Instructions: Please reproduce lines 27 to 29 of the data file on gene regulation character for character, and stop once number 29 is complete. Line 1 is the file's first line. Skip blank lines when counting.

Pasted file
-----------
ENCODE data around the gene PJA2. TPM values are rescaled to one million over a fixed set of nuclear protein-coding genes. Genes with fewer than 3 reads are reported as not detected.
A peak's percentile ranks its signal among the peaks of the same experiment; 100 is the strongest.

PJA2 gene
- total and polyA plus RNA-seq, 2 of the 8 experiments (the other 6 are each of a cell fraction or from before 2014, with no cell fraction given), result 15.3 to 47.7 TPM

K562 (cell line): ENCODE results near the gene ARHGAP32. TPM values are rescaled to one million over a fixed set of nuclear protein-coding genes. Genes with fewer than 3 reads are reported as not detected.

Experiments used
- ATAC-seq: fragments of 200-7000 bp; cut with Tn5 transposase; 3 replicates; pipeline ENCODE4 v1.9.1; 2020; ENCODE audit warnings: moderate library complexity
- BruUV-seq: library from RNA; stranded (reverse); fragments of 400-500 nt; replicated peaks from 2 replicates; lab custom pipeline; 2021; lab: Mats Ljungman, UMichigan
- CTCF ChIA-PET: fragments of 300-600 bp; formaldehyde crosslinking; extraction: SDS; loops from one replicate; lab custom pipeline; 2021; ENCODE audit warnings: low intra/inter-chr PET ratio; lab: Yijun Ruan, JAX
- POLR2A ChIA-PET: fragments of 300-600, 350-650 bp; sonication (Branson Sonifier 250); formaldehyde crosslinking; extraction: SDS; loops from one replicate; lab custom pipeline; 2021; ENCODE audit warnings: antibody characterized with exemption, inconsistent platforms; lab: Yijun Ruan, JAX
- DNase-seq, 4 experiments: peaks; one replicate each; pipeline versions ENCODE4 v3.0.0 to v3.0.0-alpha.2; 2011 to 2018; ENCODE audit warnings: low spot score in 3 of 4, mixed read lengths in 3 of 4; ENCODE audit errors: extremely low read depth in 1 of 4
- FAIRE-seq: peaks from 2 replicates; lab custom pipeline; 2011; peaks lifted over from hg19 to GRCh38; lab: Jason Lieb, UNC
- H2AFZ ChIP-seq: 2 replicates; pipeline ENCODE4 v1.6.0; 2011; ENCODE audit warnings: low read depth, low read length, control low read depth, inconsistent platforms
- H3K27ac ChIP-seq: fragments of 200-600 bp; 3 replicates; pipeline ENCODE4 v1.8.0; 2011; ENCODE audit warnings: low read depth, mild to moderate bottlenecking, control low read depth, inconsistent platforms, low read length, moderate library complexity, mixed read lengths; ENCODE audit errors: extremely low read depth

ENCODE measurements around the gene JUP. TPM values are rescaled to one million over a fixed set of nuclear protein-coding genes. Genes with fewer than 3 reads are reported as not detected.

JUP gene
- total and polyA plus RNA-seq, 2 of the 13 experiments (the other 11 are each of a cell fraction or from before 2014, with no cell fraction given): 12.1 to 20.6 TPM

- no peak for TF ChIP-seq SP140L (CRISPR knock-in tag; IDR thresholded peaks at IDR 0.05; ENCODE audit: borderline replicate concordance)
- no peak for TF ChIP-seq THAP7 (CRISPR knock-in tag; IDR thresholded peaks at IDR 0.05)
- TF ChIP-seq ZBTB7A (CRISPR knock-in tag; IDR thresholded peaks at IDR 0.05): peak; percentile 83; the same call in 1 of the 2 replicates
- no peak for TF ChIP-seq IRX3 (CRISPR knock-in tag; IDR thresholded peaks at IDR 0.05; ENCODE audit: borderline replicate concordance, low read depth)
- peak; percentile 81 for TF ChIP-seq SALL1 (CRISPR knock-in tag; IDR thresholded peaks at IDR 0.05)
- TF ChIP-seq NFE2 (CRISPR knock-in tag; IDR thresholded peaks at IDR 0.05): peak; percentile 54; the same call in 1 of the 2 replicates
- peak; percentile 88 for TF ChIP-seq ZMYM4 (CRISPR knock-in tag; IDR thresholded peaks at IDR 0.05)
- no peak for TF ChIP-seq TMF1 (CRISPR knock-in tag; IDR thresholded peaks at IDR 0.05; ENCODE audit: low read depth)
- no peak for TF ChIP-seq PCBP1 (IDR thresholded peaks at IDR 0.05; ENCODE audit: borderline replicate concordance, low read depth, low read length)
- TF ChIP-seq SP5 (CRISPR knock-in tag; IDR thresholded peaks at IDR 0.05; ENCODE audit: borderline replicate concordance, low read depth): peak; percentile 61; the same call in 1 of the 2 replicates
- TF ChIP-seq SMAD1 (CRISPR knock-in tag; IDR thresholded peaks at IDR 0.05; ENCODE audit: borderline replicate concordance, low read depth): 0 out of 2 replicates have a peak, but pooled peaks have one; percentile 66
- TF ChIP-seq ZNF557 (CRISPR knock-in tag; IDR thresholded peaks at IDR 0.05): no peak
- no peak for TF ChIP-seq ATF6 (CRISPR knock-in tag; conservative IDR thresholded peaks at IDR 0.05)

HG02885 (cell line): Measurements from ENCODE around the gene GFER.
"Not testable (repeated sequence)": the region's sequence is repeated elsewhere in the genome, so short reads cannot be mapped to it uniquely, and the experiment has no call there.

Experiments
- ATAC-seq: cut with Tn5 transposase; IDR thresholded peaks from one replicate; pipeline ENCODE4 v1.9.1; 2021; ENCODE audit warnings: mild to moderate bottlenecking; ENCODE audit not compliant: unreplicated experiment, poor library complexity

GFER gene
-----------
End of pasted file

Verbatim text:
- TF ChIP-seq SP5 (CRISPR knock-in tag; IDR thresholded peaks at IDR 0.05; ENCODE audit: borderline replicate concordance, low read depth): peak; percentile 61; the same call in 1 of the 2 replicates
- TF ChIP-seq SMAD1 (CRISPR knock-in tag; IDR thresholded peaks at IDR 0.05; ENCODE audit: borderline replicate concordance, low read depth): 0 out of 2 replicates have a peak, but pooled peaks have one; percentile 66
- TF ChIP-seq ZNF557 (CRISPR knock-in tag; IDR thresholded peaks at IDR 0.05): no peak